I always felt that Chris was the first Australian player with the size and the skills to be able to play professionally in the big leagues in Europe. However, convincing him was another matter. It would have been a tough, lonely path and – although many of us couldn’t understand it – he saw other things in his life besides volleyball. Not a bad attitude, now that I look back on it.

It was also no surprise that SANFL teams salivated at the prospect of securing his services. I recall that he played some games (for South Adelaide) but, really, he was a volleyballer through and through.

He was a special person and an extraordinary volleyballer.

David Eldridge (ex SASI Asst Coach)

I was honoured to watch Harley Simpson and the SASI boys train at Underdale. One training Trevor stuffed up a pass (one of the two in his life) and the ball rocketed into the bottom of the net. Mark Tutton coming in from position 1 slid in on his back and back set a C quick to Chris who buried it. I just stood there in awe. The fact that Mark thought he could set it, the fact that he expected Chris to be there, and the fact that Chris expected Mark to make the set, and that the squad considered that what I had just witnessed, was normal just blew me away. It was a special honour watching those guys train.

Chris Madden (ex SA junior teammate)

I have memories of him blocking balls in warm up while standing on the floor. I have a car story about him. When in a state junior squad in 1980 we played in the Wallabies tournament in Melbourne over the January long weekend. For some reason we made the trip from Adelaide to Melbourne via Wodonga to have a couple of days training together there. I traveled with John Lines and his parents and as they had the biggest car available Chris was also a passenger – in the middle of the back seat so he could stretch his legs a bit more. My enduring memory of that trip was being wedged under Chris’s armpit for most of the drive as my shoulder only came up to that part of him! I was thankful that my parents met us in Melbourne and I could return to Adelaide with more space to myself.  

Quinton Smith (ex Volleyroo teammate)

As the shortest guy with Chris the biggest, he and I would often stand next to each other in pre-game line ups for fun. He did have a great sense of humour.

Russell Borgeaud (ex Volleyroo captain and Head Coach)

There are many Chris stories but one that a friend and I remembered recently was watching him drive a small car (maybe a Barina) around Sydney. I have no idea how he did it. Watching him fold himself into it was always a funny sight.

Edi Vukosa (ex Volleyroo)

I remember correctly after a VTA training we saw him fold himself up into the Barina and thought did that really happen? A gentle soul.

Matthew Perry (ex Volleyroo)

Chris and I had many, many good times together.

The Holden Barina has been mentioned, as has his intimidating blocking. I recall that he often destroyed his feet with so much training, but I also vividly remember him destroying Geoff Hart’s face with an overpass hit during training in Sydney one day. Both terrifying and funny at the same time.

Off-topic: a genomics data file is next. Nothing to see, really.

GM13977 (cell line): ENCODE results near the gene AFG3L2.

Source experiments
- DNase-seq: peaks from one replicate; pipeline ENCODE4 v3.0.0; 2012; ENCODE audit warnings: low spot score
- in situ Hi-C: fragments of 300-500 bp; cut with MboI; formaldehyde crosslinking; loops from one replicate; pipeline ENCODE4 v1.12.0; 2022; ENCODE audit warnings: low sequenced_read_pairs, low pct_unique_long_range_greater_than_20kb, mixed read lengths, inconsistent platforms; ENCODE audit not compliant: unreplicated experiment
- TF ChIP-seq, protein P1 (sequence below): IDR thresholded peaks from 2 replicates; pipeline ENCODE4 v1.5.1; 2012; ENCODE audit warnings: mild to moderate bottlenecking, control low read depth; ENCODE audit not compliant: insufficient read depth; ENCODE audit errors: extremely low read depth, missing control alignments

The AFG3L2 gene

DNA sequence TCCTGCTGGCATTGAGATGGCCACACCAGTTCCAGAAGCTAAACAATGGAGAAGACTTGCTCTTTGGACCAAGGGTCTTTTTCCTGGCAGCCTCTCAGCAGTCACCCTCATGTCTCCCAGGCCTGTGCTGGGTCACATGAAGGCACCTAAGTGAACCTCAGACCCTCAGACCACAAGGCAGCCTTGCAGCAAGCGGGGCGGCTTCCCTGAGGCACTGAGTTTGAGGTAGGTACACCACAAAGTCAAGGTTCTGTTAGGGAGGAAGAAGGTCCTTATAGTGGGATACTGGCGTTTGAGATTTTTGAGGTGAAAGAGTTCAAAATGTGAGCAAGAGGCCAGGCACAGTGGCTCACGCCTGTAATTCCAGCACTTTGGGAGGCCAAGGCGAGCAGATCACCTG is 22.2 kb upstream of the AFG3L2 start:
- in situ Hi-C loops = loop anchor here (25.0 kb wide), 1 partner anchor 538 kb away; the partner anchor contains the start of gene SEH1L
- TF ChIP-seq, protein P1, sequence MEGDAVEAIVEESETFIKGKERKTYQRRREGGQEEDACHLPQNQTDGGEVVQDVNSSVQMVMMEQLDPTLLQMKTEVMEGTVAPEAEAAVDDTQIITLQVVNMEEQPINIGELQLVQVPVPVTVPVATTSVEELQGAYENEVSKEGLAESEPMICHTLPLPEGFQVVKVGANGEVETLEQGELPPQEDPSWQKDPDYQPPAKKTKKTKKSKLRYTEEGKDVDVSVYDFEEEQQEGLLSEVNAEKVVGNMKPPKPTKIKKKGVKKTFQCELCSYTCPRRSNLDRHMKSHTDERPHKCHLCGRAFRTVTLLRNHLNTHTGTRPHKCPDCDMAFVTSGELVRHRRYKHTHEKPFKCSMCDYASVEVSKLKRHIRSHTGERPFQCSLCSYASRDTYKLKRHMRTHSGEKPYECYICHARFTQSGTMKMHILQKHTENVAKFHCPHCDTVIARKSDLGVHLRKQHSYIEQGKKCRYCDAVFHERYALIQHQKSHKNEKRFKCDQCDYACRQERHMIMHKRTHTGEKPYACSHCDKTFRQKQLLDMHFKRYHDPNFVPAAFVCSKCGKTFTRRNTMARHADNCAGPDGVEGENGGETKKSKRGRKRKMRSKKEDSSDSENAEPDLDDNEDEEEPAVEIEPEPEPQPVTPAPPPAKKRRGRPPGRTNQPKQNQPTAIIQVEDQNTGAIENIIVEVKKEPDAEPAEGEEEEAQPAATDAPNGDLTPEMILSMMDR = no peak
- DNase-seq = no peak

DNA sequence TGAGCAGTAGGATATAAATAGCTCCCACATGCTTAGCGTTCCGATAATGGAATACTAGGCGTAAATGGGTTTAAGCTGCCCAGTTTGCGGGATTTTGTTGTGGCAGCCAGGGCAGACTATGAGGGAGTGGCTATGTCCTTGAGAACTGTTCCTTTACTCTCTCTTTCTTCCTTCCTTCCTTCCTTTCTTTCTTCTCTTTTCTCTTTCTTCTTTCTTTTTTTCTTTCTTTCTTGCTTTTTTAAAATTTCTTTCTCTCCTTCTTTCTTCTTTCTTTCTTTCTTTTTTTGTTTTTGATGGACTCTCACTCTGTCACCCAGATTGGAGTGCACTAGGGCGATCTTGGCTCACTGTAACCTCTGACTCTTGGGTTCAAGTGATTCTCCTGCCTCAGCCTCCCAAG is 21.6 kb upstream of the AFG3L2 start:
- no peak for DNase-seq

Mark Tucek (ex National Junior Team and State junior opponent)

Chris Regenass was a name I haven’t heard of in such a long time. My first memory of Chris was from U/17 National Championships in Burnie in 1981. I watched him leisurely blocking some warm up balls (maybe against Tassie) while standing on the ground! I’m sure he even blocked one ball backwards with the back of his hands! That was the start of a long run of volleyball lessons handed out by the dominance of Chris and the S.A boys over the coming years.

Gary O’Donnell (ex NSW State player)

I have great memories of Chris in the playing days of Northern Aurora/ South Australia and Fort St/ NSW battles and unsurprisingly being one of many spikers ‘roofed’ by him!

Talking of roofs, at an Australian Championships in Queensland in 82 or so there was $50 on offer if anyone could hit the roof in the warm up at QEII. Unsurprisingly Chris cleaned that up at least three times.

Trevor Skinner (ex Volleyroo and Victorian State player)

We shared the same court many times – unfortunately for me he was on the other side of the net.

I played against Chris in Juniors then later in open age.

He was a champion player. He was definitely one of hardest players to hit past when he was in the middle. Long arms and big hands – he blocked me out a few times!

Peter Grootenboer (ex South Australian junior State player)

I grew up playing in South Australia and played in some junior teams (and the Tiger Shrikes) with Chris (or Jolly as we knew him – an abbreviation of ’Jolly Green Giant’). Other players around that time were Reg Tutton, Lyndon Mills, Alex Whitehead, Andrew Burdin, Tim Pedlar, and Mike Litchfield.

I remember him returning from a trip to Japan with a supply of ‘real’ volleyball shoes, especially made for him by the Mizuno company. Obviously Chris had big feet and so always had to have special big shoes, and he had to play volleyball in these while we all had Onitsuka Rotations (the flimsiest shoes ever made), so he was excited to have his own volleyball shoes.

Stephen Power (ex Volleyroo and Junior National Team teammate)

Niels Kingma

1988 Bicentennial Cup v Japan Tobacco – Niels Kingma, Chris Regenass

Click for more VolleyroosAustralian National Team, Australian Volleyball History


  1. Hi Mark, Good article. That’s sad news. A name I hadn’t thought of in a long time. I didn’t realise he was only a few years older than me, thought he was much older, but then, that could also be the perception of a 20-22 yo, anyone older is always much older.

    I remember taking Chris home after a training session, in my VW beetle. How he folded himself in was hilarious, and a mystery. He said at the time he couldn’t have driven, because he couldn’t get his legs below the dash, but in the passenger seat, he just concertinaed himself in and we drove home! He was always friendly, and had an aura around him. Remembered fondly.

    Hope you and your family are well. Bron. Sent from my iPhone



    1. Re unknown person in photo of 1983 team in Darwin. It is Warren Rae who was President of the NT Volleyball Association at the time.


  2. Hi Mark,
    So sad to hear – just saw it on line! As you know we played together and against each other for many years. Whilst competing against him with Fort Street, Estonia and Mt Lofty was super hard, playing with him with Australia for 11 years on and off was a joy. Really helped us get on the map in Asia. First win against China was a huge one. Chris and I were part of the first VTA full time programme and played in about 50 games – lots of enjoyment setting to him! Would have loved to have shared more. I bumped into him in 2012 in the city and he was sitting down. When he stood up my friend almost fell over. Hope his family is doing well. Raoul Tuul (Volleyroo 1979 – 1991 – Inaugural captain Team Australia 1990-1991)